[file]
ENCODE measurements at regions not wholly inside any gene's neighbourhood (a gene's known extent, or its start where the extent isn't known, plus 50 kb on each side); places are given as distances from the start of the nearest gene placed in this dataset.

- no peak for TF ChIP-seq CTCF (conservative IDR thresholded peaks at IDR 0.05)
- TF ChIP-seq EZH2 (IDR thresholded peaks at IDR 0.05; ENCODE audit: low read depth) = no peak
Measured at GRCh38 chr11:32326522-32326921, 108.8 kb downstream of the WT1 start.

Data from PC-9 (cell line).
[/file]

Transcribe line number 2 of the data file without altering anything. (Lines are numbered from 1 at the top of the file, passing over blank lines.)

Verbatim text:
- no peak for TF ChIP-seq CTCF (conservative IDR thresholded peaks at IDR 0.05)